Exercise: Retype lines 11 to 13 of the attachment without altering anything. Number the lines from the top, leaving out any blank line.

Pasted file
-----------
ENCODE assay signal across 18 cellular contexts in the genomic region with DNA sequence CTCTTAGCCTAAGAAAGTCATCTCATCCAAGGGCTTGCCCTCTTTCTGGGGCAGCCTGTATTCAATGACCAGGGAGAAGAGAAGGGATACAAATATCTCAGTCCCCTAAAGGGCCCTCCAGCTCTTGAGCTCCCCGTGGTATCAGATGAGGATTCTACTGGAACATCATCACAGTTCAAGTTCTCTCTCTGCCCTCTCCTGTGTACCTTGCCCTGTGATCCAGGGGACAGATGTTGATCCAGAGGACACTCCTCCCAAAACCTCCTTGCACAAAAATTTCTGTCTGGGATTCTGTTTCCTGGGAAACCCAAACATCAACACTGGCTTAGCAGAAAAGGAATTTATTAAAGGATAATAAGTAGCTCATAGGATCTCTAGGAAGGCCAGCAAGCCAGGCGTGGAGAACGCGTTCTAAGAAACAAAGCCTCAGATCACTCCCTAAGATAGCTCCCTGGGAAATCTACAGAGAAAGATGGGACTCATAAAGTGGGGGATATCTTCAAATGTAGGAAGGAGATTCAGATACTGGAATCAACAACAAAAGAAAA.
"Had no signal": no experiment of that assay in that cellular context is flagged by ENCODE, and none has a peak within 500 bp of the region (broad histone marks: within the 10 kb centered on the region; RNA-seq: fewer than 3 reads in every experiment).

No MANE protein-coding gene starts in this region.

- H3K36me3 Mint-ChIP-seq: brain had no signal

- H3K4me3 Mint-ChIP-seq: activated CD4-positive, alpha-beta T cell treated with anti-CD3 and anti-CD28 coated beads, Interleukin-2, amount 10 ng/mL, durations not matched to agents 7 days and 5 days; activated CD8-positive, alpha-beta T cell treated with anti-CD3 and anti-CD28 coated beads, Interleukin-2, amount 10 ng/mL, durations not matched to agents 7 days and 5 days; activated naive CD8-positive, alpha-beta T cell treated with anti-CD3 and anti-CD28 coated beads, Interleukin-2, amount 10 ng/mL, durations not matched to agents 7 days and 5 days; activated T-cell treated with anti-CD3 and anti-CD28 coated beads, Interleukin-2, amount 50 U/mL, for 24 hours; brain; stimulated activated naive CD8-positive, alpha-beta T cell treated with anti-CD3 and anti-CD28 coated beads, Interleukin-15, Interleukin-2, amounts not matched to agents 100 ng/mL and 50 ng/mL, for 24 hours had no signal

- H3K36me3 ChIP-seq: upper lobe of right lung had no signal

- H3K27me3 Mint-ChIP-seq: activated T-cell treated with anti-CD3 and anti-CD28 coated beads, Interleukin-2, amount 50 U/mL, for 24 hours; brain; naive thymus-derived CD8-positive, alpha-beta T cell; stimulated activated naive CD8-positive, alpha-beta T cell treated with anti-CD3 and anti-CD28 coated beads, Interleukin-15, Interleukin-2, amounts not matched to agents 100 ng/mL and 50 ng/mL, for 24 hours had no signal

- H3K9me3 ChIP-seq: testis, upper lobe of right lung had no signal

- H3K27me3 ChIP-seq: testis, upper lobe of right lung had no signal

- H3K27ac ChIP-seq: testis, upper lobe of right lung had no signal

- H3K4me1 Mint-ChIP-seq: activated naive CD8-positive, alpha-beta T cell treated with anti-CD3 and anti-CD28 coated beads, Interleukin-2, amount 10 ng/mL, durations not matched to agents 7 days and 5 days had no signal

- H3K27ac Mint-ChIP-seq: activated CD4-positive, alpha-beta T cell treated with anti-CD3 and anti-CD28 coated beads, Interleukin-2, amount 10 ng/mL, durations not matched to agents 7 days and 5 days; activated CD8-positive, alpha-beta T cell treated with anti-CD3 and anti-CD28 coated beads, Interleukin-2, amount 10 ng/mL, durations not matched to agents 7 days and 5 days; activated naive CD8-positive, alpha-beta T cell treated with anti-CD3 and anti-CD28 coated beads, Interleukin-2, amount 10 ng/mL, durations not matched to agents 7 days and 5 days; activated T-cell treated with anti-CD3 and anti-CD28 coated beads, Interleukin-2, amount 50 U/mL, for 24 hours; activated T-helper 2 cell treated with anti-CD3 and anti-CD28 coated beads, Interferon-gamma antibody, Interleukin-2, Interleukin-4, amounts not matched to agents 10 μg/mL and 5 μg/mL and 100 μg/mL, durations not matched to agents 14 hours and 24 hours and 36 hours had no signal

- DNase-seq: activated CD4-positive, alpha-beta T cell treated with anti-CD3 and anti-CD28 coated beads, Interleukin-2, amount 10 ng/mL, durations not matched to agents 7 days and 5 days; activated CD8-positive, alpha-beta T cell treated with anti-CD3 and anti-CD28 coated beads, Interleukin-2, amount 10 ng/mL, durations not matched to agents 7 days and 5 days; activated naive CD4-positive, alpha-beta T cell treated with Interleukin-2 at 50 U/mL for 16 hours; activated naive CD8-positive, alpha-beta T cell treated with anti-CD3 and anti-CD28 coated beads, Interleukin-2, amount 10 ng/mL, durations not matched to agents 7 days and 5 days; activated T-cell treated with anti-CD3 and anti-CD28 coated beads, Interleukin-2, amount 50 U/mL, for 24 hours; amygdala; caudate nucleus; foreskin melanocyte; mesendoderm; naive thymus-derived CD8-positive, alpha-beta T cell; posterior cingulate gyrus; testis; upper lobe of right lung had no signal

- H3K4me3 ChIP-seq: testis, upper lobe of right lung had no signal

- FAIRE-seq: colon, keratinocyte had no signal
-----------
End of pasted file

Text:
- H3K4me1 Mint-ChIP-seq: activated naive CD8-positive, alpha-beta T cell treated with anti-CD3 and anti-CD28 coated beads, Interleukin-2, amount 10 ng/mL, durations not matched to agents 7 days and 5 days had no signal

- H3K27ac Mint-ChIP-seq: activated CD4-positive, alpha-beta T cell treated with anti-CD3 and anti-CD28 coated beads, Interleukin-2, amount 10 ng/mL, durations not matched to agents 7 days and 5 days; activated CD8-positive, alpha-beta T cell treated with anti-CD3 and anti-CD28 coated beads, Interleukin-2, amount 10 ng/mL, durations not matched to agents 7 days and 5 days; activated naive CD8-positive, alpha-beta T cell treated with anti-CD3 and anti-CD28 coated beads, Interleukin-2, amount 10 ng/mL, durations not matched to agents 7 days and 5 days; activated T-cell treated with anti-CD3 and anti-CD28 coated beads, Interleukin-2, amount 50 U/mL, for 24 hours; activated T-helper 2 cell treated with anti-CD3 and anti-CD28 coated beads, Interferon-gamma antibody, Interleukin-2, Interleukin-4, amounts not matched to agents 10 μg/mL and 5 μg/mL and 100 μg/mL, durations not matched to agents 14 hours and 24 hours and 36 hours had no signal

- DNase-seq: activated CD4-positive, alpha-beta T cell treated with anti-CD3 and anti-CD28 coated beads, Interleukin-2, amount 10 ng/mL, durations not matched to agents 7 days and 5 days; activated CD8-positive, alpha-beta T cell treated with anti-CD3 and anti-CD28 coated beads, Interleukin-2, amount 10 ng/mL, durations not matched to agents 7 days and 5 days; activated naive CD4-positive, alpha-beta T cell treated with Interleukin-2 at 50 U/mL for 16 hours; activated naive CD8-positive, alpha-beta T cell treated with anti-CD3 and anti-CD28 coated beads, Interleukin-2, amount 10 ng/mL, durations not matched to agents 7 days and 5 days; activated T-cell treated with anti-CD3 and anti-CD28 coated beads, Interleukin-2, amount 50 U/mL, for 24 hours; amygdala; caudate nucleus; foreskin melanocyte; mesendoderm; naive thymus-derived CD8-positive, alpha-beta T cell; posterior cingulate gyrus; testis; upper lobe of right lung had no signal